*The link to Milanote is an affiliate one (to give me more storage). I’ll be very grateful for you using it. ❤

A Smartphone Packing Party

My very first smartphone was a second-hand iPhone 4 that I got for my birthday in 2013. A friend of mine was upgrading his phone and offered to give me his old one for free that Fall, I couldn’t be happier!

The problem was that I was starting my smartphone journey with a phone that was already old and made by a brand that releases new updates every few months and, being myself a tech gadget gal, it started to be an issue for me. In fact, 4/5 months in or so a new iOS update was released, but my iPhone was left behind, because it was too old and I ended up being stuck with iOS7. I had just discovered the world of apps, when I found myself not being able to download new ones because they required iOS8 or, the worst, those already on my devide stopped working (I’m looking at you, VSCO).

I LOVED all things productivity, project management and things like that, I didn’t care about games, I desperately wanted the newest version of Evernote or Snapchat filters (which weren’t supported by my old phone), but I didn’t have 700€ for a new iPhone nor less money for a cheaper smartphone.

Then, last Fall, my parents along with some relatives teamed up and I got a Huawei P9 Lite (much cheaper than an iPhone). I was over the moon! Not only I could install and try new apps, but the Huawei layout and laucher were very similar to the iPhone, even if it runs Android. And this is how it started my personal addiction to productivity apps.

I don’t even know how many apps I downloaded “just to test them out” on my phone during the last 9 months. I don’t even own a blog or YouTube channel where I do reviews all the time! It was my daily dose of instant gratification. Any.Do, Trello, Asana, Wunderlist, Todoist, TickTick, To Do, Keep…I tried them all. And every time I had to import all my tasks all over again, set up notifications, look for the perfect widget, decide how to set projects/folders/boards, and so on.

I was supposed to use those apps to stay productive, but this constant switching “just to test them out” ended up making me feel super unorganized to the point that I didn’t know where I’ve stored that specific information when I needed to find it quickly.

The last Android update brought to my phone a feature that surprisingly wasn’t included before: the app drawer, which is basically a single page with all the apps installed on your device in alphabetical order (it isn’t included in the iPhone as far as I know). It’s very nice to “hide” those apps you only use once in awhile and don’t want them to clutter your home screen pages. With this new feature, I started “hiding” the ones I’ve installed during the last few months just in case: the scanner app, Shazam, Pokèmon GO, that app for reminders I only used for one single medication, tons of photo editors, both Netflix and Amazon Prime (because you never know, you might need them!), and so on.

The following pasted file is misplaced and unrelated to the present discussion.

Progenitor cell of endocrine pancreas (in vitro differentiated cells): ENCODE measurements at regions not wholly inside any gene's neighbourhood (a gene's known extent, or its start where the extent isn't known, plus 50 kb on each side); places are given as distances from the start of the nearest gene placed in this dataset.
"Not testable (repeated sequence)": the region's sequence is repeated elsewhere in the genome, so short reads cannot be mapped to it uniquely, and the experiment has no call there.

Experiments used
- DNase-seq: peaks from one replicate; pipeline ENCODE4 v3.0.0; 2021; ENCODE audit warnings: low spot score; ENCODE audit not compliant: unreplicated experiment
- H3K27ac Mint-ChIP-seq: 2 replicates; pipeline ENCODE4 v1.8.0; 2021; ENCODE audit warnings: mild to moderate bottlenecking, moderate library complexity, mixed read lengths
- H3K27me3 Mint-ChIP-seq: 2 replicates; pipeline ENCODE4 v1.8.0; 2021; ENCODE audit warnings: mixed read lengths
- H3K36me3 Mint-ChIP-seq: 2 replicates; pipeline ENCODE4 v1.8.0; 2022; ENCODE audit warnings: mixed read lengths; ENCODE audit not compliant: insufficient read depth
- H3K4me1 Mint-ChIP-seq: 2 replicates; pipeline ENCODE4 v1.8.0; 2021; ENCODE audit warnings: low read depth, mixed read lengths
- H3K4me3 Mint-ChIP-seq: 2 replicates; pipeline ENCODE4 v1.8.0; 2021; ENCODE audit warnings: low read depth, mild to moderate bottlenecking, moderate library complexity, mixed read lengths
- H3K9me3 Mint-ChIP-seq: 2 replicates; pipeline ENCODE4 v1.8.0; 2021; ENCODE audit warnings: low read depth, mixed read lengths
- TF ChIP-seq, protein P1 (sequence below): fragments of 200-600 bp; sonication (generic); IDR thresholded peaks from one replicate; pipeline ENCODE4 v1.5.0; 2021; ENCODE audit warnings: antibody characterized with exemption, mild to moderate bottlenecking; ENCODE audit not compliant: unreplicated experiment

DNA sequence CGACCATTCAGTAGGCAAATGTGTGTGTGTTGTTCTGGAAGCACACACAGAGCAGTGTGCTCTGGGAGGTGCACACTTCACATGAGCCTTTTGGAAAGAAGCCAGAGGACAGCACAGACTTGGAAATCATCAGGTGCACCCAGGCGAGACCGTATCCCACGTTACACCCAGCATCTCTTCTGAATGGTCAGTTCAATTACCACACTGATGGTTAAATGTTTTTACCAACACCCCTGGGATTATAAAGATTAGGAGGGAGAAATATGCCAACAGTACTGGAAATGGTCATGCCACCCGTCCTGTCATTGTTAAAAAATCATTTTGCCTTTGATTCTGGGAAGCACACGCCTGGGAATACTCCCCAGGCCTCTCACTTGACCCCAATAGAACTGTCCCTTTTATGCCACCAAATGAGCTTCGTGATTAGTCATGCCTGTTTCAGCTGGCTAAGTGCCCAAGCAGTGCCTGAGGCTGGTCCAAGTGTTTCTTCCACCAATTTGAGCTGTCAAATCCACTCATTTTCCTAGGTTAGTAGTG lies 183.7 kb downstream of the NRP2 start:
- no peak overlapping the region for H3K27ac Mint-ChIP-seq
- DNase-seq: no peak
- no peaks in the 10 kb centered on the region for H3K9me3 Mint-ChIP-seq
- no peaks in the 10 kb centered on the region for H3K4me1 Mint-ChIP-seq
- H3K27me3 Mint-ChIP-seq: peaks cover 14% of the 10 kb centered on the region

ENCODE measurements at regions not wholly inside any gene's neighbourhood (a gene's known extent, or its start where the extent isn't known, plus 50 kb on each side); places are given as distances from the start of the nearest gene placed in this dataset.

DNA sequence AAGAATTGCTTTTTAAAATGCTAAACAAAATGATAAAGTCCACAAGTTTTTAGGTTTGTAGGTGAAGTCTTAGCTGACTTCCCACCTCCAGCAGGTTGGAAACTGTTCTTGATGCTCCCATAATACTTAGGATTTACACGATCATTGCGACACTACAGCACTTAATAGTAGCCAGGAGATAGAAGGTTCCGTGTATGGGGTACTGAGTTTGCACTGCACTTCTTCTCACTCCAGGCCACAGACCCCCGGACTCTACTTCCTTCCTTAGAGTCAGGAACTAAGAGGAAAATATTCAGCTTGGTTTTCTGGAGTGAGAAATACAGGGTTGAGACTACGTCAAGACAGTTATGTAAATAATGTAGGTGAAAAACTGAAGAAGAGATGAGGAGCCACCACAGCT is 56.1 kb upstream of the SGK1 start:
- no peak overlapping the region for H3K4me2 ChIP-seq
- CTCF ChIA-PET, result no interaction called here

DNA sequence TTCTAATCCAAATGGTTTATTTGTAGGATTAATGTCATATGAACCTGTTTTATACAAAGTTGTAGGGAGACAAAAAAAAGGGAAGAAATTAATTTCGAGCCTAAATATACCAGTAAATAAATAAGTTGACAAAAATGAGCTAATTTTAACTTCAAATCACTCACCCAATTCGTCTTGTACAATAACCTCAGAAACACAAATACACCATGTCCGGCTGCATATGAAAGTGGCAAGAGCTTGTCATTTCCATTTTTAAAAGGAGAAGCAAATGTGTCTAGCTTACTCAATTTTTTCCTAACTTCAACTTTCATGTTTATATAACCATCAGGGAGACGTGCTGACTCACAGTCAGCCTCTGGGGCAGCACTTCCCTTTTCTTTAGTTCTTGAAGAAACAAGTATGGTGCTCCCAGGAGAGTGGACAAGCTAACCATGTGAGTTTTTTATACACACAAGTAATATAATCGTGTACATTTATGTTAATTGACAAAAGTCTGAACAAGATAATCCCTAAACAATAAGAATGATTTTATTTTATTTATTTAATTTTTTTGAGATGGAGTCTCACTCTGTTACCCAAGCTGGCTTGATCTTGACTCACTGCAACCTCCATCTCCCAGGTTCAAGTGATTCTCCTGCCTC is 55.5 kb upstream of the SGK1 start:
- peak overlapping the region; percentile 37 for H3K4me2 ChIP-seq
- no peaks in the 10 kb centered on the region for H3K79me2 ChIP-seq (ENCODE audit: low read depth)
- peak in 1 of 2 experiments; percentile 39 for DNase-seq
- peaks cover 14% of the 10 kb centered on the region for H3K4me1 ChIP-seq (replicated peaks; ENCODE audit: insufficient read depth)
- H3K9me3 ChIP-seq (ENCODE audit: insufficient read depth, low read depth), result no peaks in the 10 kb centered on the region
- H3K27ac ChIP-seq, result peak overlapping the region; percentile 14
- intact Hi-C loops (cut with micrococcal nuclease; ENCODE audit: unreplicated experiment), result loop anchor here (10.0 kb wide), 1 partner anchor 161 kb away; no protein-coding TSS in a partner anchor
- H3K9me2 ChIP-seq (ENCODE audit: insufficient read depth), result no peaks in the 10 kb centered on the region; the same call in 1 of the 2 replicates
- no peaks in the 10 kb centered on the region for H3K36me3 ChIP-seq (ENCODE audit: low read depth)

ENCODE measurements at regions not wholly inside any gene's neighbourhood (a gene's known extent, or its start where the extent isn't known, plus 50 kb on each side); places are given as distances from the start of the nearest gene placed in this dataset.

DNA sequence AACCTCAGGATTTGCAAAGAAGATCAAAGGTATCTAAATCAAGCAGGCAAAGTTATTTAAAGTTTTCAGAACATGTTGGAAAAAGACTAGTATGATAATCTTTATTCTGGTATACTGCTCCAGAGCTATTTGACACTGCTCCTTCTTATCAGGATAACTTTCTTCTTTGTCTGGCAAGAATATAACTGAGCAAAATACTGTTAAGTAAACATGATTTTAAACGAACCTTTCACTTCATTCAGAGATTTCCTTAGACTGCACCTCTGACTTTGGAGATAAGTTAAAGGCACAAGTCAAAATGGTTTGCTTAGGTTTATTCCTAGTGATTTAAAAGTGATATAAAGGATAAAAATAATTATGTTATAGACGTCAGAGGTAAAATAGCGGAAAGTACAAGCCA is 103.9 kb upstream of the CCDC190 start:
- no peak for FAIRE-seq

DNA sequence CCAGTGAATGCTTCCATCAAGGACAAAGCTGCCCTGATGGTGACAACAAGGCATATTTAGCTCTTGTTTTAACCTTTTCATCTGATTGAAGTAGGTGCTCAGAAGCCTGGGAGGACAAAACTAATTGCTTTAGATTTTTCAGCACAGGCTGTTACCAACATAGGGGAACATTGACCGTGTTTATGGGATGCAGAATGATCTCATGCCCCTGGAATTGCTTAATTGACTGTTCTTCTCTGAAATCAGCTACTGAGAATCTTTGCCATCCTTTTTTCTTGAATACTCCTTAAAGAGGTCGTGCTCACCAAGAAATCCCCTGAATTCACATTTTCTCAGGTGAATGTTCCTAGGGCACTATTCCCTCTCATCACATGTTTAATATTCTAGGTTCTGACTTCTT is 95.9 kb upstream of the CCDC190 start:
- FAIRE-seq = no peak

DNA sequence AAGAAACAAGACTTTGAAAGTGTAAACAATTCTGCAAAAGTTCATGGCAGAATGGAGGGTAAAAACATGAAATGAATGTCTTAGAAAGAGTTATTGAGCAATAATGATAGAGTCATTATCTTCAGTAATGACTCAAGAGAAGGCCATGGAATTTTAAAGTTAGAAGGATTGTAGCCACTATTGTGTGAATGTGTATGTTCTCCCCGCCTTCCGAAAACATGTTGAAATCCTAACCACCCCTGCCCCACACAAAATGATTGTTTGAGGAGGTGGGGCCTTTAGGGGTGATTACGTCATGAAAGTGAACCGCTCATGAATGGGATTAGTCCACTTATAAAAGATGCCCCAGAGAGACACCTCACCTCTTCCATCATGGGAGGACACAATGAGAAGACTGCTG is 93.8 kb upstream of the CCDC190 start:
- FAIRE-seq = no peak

But just putting them away from the home screen wasn’t enough for me. I knew they were there and my phone memory was almost full, so I decided to take a more drastic solution and, inspired by Ryan Nicodemus’ Packing Party (the way he started getting read of things before becoming a minimalist), I deleted tons of apps. My personal Smartphone Packing Party. I only kept the essential ones:

  • all the Google apps (it’s Android, after all)
  • Instagram
  • A Color Story and Snapseed (to edit my photos)
  • Trello (I use it to collaborate with other people)
  • CastBox (for podcasts)
  • Dropbox
  • Instapaper
  • Facebook Lite
  • Litsy
  • Mindfulness
  • TV Time
  • WhatsApp
  • WordPress
  • WordReference

While I was playing around with my new home screen setup, I also ended up discovering new widgets. For example, I didn’t know that Drive has a built-in scanner feature (!), you only have to put the right widget on the screen and use it to scan documents. Same with the Google widget to recognize music, I don’t need Shazam anymore! Evernote was deleted too, but I keep using it on my laptop, the reason why I decided to not keep it on my phone is that I noticed I wasn’t using it at all while on the go, I prefer the big view on my laptop. Finally, all my reminders went on Google Calendar (long-term) and Keep (short-term). Following Ryan’s method, I’m going to reinstall the other apps only if I’ll realize I’ll actually need them for daily stuff.

I’m so excited to start this experiment!

Do-A-Thon: Intentional Living for One Week (May 1 – 7, 2017)

Better later than never they say. I finally decided to join Mollie’s Do-A-Thon for the next week. I never joined a Read-A-Thon before, because I can’t finish a book in 7 days with my schedule and not even think about 3 books in 5 days or things like that, but when I saw Mollie’s challenge I thought I could at least try participating. In Mollie’s words:

What if we applied intentional “marathoning” to our lives outside of books? […] I want to devote a week of my time to doing the things I always say I’m going to do or want to do. […] This isn’t bucket-list-athon (though it absolutely can be about those bucket list items). 

The DO-A-THON is meant to be broad, because we all have different tasks, dreams, goals, fears to overcome, and desires. However, to choose intentional goals, the following may serve as a great guide for you:

  • Do one thing that scares you or do something that challenges the story you tell yourself.
  • Complete a project (creative or otherwise) that you’ve been putting off.
  • Do something that involves someone else or do something for someone else.
  • Learn something new.
  • Do something to foster a calm or welcoming environment.
More info can be found on the original blog post and this introductory video.
***